Date: February 2017
Situated on the ancient Silk Road stretching from Asia to Europe, the 16th-century Zeinoldin Caravansary is the only remaining dome-like caravansary of the country which received UNESCO's best award for the restoration of historical buildings.
In earlier centuries, it was reached after a two-day camel ride from south of Yazd, about 60 kilometers on the main road to Kerman. Nowadays, while traveling by cars the sole mudbrick structure can be missed it in the blink of an eye.
Exquisitely laid out with cozy bedrooms around a central courtyard, the place can easily evoke feelings of living in the past. One can imagine hustle and bustle of the merchants selling their goods, bargaining on prices and describing their long journey to one another while their quadrupeds chew on hay and stock up on needed water.
The restoration work of this caravanserai was accomplished by the efforts of Emami's brothers from 2001-2004.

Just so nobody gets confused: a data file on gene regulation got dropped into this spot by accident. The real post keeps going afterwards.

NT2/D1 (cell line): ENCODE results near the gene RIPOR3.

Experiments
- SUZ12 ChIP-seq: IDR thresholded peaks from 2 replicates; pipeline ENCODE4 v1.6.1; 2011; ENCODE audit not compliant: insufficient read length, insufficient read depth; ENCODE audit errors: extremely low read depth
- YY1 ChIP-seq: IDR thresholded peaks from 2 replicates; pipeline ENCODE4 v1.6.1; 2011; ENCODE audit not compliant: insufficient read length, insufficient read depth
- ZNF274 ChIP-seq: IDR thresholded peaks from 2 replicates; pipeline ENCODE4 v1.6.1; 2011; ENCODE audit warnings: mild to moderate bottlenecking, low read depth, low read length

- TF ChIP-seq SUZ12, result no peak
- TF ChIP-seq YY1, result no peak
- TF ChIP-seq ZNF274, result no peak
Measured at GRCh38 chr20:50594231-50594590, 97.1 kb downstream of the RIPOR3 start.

The earliest caravanseries in Persia were constructed in Achaemenid era (550–330 BC) largely for several economic and military purposes.
However, the golden age of caravanseries in the country dates back to Safavid period (1501–1736), paved the way for Iranian merchandise to be exported to European countries in the West and China and India in the East.
An interior view of the 16th-century Zeinodin Caravanserai depicts bedrooms encircling a central courtyard.
The term Caravanserai is derived from the word ‘caravan’ meaning group of passengers traveling together and ‘serai’ meaning house and place.
Source: Tavoos from Tehran Times